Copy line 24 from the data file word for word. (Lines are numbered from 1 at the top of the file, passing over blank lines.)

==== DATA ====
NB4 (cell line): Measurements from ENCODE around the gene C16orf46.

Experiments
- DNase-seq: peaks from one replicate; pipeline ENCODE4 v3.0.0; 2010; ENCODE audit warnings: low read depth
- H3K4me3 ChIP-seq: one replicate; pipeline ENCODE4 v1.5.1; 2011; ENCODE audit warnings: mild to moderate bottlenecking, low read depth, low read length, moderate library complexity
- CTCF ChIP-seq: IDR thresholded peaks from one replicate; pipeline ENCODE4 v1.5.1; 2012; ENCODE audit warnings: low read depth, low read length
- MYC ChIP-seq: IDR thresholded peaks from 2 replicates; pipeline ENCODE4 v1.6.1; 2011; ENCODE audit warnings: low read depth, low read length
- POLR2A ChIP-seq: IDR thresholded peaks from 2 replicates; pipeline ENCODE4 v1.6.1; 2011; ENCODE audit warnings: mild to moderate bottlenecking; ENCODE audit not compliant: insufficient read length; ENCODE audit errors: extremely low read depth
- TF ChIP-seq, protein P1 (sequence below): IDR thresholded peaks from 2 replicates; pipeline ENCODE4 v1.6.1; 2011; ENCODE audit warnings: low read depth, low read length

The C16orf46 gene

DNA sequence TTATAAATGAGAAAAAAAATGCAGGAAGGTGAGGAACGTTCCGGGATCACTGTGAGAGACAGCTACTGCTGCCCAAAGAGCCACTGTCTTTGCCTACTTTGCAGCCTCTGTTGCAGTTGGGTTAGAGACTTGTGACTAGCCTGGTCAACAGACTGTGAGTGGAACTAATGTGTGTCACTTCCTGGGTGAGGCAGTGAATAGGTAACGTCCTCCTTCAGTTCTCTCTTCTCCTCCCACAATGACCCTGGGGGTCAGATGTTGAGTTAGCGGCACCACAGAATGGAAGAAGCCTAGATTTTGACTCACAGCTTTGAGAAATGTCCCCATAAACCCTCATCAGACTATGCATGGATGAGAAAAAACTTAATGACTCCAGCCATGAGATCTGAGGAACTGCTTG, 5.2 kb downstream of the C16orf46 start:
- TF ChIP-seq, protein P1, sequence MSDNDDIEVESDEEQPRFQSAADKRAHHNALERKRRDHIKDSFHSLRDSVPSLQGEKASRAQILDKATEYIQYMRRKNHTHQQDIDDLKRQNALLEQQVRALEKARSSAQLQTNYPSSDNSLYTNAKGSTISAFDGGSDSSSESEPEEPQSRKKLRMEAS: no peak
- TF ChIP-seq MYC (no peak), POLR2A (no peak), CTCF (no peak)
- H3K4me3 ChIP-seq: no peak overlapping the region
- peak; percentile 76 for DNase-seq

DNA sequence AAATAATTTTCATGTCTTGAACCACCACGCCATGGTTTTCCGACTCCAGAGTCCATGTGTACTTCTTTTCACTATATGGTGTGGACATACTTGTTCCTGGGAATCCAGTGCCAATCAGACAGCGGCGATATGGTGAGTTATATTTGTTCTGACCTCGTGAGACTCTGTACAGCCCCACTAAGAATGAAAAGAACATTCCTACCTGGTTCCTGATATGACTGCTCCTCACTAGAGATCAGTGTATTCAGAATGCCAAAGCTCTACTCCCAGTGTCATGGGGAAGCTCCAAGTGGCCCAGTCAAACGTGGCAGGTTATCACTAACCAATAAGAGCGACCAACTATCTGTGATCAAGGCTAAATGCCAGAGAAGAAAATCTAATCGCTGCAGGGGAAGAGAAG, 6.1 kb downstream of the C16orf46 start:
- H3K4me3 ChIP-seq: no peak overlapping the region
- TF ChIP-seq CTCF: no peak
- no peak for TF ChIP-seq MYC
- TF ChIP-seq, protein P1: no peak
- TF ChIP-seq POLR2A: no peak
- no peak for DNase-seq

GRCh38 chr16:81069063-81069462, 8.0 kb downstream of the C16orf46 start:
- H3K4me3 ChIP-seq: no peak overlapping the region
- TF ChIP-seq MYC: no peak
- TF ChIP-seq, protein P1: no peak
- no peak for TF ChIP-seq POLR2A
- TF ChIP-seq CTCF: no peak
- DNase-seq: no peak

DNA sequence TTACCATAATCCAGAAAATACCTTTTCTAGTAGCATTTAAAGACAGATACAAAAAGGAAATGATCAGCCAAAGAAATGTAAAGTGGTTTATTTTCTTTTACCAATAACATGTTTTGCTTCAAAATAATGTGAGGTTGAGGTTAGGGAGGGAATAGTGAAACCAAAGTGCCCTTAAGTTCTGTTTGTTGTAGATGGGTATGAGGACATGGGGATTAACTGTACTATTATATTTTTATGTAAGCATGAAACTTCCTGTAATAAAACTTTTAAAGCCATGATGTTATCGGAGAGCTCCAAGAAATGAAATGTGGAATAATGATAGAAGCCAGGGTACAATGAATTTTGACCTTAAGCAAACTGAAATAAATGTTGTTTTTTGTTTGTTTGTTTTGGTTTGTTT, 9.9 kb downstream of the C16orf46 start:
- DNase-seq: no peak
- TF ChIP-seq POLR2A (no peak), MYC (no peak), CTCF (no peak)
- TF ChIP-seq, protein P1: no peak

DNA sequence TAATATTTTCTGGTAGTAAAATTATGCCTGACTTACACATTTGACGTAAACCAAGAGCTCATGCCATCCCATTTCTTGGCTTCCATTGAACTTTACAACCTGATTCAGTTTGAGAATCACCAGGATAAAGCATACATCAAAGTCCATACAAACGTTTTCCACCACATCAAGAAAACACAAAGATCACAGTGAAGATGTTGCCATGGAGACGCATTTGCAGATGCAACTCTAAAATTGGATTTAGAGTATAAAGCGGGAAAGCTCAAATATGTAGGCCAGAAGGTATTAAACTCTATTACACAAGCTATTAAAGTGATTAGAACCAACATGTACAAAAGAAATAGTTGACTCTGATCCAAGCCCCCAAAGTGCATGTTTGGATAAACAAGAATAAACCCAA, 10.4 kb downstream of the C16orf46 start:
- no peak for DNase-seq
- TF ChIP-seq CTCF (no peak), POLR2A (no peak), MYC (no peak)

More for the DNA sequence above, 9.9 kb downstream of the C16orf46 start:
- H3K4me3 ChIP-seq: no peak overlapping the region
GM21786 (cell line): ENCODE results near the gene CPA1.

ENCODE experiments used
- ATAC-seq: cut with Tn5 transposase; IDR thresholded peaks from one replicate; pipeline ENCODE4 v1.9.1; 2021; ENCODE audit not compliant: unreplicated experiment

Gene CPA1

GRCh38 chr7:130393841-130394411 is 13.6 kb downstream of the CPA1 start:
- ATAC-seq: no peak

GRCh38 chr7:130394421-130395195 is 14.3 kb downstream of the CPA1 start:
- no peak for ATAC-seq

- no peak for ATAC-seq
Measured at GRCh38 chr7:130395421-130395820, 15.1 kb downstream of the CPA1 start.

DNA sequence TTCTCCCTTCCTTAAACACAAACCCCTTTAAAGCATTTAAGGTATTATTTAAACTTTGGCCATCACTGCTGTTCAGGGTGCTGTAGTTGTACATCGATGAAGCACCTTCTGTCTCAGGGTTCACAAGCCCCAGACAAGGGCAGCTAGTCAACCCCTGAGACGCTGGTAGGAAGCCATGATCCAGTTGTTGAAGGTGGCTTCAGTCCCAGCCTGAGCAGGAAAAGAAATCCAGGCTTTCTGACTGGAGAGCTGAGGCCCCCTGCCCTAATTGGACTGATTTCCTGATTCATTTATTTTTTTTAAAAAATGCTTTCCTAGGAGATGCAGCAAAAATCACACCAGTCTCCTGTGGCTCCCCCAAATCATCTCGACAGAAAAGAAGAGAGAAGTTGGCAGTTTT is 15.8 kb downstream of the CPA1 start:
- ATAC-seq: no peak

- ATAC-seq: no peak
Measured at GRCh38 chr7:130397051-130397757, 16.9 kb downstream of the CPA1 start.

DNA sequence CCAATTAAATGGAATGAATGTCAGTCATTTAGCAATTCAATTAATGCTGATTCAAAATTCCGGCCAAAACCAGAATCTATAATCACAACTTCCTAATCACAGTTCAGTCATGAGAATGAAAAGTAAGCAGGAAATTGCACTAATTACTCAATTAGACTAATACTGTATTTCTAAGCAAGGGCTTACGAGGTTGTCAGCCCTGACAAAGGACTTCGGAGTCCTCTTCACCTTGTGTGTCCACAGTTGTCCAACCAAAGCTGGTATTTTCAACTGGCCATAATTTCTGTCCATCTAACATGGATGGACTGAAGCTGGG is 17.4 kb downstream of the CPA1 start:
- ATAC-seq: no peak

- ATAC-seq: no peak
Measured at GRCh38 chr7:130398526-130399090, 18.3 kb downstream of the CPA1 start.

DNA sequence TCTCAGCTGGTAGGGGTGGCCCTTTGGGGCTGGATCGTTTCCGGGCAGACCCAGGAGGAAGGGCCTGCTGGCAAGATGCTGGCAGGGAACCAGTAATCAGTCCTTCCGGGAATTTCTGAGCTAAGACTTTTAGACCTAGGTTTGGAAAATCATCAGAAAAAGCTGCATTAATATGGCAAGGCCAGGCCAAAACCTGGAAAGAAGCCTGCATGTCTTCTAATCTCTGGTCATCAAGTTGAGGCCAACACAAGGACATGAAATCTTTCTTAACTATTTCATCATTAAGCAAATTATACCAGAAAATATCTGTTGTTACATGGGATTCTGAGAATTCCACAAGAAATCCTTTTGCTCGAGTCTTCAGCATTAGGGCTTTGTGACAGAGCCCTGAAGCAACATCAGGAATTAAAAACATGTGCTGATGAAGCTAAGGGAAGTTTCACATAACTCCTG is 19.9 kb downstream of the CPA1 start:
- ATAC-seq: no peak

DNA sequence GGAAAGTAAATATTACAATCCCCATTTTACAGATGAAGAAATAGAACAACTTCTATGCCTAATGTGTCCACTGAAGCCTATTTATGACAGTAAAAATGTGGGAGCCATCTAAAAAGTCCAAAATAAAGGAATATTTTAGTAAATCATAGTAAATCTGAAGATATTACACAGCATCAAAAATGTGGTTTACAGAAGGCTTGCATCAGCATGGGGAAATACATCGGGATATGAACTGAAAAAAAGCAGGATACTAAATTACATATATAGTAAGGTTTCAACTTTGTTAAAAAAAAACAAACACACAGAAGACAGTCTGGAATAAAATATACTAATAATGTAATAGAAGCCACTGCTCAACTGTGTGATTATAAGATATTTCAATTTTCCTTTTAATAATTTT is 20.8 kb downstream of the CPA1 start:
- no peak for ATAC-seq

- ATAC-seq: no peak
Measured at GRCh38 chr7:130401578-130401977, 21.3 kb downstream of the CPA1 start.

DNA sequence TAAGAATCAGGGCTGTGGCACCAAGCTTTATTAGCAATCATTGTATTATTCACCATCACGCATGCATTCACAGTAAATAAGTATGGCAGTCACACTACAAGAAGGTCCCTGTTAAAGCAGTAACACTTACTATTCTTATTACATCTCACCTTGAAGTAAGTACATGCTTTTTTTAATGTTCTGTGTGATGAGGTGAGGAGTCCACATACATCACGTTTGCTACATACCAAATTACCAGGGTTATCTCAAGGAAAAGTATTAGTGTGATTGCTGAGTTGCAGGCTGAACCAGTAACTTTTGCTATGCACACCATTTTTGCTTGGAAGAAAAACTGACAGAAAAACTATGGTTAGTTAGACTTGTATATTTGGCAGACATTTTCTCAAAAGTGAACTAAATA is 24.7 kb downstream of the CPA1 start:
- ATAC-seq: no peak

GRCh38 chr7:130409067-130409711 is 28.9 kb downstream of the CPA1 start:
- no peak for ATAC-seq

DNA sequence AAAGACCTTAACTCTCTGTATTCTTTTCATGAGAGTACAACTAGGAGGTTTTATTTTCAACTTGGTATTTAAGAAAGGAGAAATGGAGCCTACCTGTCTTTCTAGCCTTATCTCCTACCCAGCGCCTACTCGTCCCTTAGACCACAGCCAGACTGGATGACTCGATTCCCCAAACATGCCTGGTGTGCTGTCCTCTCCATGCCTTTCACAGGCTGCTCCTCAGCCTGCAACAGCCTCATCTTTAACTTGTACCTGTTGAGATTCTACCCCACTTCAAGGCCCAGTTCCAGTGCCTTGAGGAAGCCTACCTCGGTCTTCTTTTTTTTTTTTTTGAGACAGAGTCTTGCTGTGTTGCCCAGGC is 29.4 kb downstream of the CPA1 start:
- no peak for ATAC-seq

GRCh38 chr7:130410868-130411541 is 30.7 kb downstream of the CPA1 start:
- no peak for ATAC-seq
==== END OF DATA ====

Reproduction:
- TF ChIP-seq MYC: no peak